China, the country that is the undisputed economic leader of the world, has sent rockets into space and has created high-speed trains, is the same one that has unexpectedly failed to create a seemingly simple product: the humble ballpoint pen.
We are not making this up! Just over a year ago China’s Premier Li Keqiang himself displayed his disappointment on his country’s failure to produce a good quality version of the ballpoint, saying that the local ones felt “rough” as compared to the ones from Germany, Switzerland, and Japan.
The Problem Lies In The Tips
So why is it that £11 trillion economy fails to create a £1 pen? The problem, as it turned out, was not in the body but the tip, which entails the tiny ball dispensing ink as you write. The pen is something we might take for granted, but the tips require very high-precision machinery and utilize very hard and ultra-thin steel plates.
China’s steel has simply not been good enough to create these plates, thus their failure to shape the tips accurately. Consequently, the sprawling giant of a country has had to import the tips, costing them a reported 120m yuan ($17.3m; £14.3m) per year.
Now the state-owned Taiyuan Iron and Steel Co claims to have finally cracked the problem after five years of intensive research. The company will launch the first batch of 2.3-millimetre ballpoint pen tips, and after the tests are complete, the country is expected to phase out the tip imports within two years.
Why The Fascination With The Tips?
An onlooker can rightly wonder why China is so obsessed with something as low value and paltry as a ball point, when their official policy, Made in China 2025 program, revolves around high-tech and innovative manufacturing. But the pen conundrum is more of a symbolic one, which points towards a stark reality that despite producing 50% of the world’s crude iron and steel products, China is still heavily reliant on high-grade steel imports.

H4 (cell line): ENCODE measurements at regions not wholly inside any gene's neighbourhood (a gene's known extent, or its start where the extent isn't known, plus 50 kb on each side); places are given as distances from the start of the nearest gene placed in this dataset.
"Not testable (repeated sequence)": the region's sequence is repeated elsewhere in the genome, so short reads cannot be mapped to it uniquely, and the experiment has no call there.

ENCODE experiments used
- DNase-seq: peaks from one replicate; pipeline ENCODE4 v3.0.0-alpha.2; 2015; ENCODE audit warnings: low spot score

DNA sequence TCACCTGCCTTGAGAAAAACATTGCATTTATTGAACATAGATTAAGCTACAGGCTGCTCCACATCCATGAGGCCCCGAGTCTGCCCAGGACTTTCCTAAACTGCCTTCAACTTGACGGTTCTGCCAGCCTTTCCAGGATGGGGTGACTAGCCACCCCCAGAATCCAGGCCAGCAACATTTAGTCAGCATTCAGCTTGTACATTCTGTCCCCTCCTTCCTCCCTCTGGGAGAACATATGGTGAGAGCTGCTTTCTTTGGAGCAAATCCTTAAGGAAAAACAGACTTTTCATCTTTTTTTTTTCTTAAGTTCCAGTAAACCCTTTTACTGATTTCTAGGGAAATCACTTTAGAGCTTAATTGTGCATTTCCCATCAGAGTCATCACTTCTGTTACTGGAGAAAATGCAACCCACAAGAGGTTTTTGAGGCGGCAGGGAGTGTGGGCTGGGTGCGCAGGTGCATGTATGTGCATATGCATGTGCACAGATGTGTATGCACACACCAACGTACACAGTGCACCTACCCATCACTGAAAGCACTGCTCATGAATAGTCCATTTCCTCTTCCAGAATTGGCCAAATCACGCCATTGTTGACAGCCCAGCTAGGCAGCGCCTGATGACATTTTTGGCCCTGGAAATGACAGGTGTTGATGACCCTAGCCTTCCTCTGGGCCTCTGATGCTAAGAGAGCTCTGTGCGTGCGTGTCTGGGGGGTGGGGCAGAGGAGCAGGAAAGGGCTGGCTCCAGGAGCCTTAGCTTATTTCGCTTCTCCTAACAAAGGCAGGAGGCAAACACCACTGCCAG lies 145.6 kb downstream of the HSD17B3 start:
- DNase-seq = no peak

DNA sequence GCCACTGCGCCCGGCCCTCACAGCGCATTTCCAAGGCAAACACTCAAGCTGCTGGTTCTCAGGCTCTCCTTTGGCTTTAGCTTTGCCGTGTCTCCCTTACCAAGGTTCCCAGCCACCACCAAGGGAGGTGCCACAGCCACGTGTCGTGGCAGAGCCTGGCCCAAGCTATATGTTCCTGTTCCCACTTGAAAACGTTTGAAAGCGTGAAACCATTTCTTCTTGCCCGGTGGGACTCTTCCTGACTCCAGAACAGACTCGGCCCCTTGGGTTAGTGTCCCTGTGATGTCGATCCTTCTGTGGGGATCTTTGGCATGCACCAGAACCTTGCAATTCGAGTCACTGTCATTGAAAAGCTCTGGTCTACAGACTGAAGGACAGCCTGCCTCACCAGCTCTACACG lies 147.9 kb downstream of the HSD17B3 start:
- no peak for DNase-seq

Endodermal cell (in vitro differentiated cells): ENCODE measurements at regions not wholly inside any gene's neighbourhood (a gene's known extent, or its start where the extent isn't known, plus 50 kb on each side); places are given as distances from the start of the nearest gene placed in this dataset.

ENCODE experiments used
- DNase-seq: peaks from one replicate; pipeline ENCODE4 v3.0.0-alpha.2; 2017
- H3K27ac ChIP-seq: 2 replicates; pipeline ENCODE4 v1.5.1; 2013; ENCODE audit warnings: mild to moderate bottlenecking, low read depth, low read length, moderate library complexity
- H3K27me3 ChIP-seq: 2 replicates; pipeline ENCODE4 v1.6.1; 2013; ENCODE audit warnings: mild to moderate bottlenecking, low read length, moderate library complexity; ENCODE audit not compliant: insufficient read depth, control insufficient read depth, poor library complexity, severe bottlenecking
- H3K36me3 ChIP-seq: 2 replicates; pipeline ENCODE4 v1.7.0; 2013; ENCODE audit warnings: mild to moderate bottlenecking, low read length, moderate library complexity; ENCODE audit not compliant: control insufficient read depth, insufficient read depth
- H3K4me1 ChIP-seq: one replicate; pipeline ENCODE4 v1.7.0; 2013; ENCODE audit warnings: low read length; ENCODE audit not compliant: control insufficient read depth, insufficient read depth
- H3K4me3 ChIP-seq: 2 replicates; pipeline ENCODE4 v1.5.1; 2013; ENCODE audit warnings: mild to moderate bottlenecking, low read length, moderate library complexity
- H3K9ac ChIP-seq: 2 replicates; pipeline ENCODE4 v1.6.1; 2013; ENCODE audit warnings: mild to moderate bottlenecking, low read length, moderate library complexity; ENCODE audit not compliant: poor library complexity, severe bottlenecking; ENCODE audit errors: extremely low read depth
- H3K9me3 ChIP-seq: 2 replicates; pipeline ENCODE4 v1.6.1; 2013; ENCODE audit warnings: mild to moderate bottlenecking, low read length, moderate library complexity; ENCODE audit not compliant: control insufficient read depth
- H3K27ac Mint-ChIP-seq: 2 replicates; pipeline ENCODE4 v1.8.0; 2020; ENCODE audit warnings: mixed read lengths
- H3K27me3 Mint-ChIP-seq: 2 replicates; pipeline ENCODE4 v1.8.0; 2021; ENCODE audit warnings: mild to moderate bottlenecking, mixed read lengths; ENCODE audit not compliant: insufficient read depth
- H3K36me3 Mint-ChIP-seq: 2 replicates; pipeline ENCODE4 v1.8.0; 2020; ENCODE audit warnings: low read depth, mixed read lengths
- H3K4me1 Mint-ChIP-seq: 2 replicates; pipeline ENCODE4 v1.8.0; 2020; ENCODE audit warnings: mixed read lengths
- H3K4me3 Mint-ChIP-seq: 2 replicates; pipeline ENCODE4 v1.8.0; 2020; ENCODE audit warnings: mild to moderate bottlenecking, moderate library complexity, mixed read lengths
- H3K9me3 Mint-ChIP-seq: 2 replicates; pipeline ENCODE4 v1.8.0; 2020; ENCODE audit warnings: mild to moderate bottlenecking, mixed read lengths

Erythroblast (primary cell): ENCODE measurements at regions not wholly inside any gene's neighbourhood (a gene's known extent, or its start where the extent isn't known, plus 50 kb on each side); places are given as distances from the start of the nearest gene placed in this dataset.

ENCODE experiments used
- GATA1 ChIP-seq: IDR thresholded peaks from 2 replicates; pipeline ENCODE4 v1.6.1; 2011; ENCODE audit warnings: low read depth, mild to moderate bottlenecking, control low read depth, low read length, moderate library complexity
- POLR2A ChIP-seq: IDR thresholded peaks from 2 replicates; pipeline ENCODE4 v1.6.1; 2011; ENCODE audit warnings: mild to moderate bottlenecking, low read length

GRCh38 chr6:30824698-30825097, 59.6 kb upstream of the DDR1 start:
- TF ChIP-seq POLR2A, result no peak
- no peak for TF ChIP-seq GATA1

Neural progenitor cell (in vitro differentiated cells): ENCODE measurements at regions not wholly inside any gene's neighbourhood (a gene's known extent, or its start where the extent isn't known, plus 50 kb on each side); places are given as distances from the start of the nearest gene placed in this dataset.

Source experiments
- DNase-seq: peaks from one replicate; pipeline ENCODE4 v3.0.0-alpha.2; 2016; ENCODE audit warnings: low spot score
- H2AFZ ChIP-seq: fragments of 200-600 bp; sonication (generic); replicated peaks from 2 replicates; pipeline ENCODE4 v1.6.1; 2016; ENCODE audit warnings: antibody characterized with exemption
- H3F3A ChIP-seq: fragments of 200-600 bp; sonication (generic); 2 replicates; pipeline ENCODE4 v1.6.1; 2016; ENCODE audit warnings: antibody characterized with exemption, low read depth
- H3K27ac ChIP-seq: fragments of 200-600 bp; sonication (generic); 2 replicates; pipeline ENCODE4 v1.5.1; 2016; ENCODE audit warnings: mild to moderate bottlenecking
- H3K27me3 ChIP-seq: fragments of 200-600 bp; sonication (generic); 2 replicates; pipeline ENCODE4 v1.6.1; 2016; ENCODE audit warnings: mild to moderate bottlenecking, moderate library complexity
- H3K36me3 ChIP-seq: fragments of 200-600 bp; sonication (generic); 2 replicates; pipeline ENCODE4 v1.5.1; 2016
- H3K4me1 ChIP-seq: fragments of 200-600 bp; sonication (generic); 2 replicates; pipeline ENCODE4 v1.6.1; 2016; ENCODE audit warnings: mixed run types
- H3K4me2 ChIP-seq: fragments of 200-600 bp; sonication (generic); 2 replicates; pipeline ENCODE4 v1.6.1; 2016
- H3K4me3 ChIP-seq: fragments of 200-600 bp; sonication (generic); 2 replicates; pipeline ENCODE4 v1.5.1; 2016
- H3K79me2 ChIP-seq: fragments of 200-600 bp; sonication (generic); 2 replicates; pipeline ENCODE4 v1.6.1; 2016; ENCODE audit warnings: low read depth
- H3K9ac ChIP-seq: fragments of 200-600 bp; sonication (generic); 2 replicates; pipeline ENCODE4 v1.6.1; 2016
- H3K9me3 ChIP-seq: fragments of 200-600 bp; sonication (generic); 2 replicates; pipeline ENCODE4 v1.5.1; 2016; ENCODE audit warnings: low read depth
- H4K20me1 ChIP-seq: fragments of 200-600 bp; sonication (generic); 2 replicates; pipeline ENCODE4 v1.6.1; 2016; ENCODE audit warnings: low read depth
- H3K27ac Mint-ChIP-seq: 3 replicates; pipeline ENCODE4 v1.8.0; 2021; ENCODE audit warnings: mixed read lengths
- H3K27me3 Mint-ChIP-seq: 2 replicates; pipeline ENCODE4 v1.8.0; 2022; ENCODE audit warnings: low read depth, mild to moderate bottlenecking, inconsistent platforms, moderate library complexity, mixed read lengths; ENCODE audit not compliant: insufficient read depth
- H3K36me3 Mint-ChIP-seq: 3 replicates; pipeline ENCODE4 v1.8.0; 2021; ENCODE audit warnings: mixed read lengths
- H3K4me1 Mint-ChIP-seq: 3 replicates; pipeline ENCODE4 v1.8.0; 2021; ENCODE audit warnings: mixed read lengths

This is a stat that highlights China’s failure to upgrade China’s their manufacturing capabilities, a point which Li has been iterating for years.
Destined For Mediocrity:
Professor George Huang, who is the head of the University of Hong Kong’s department of industrial and mechanical engineering spoke on how China has historically not been able to serve high precision products,
“Historically, China has never been able to do precision engineering very well and the ballpoint pen is an example of that. Its parts are so small and very precise, and it’s not easy to solve this problem. Precision engineering is thriving only in certain sectors such as aerospace and defence where the government has placed a high priority.”
Even with smartphones and computers, the minute and high power computer chips are imported from Japan and Taiwan, showing China’s cultural lacking in precision engineering.
Professor uses the Mandarin term “fuzao” for this dilemma, which means something that is not 100% solid or reliable.
“The culture is different from the Japanese and Germans, who are known for innovation in engineering. We Chinese are supposed to be craftsmen, but somehow the spirit is not as good.”
What are your thoughts on China’s inability to create a simple ball point? Comment below!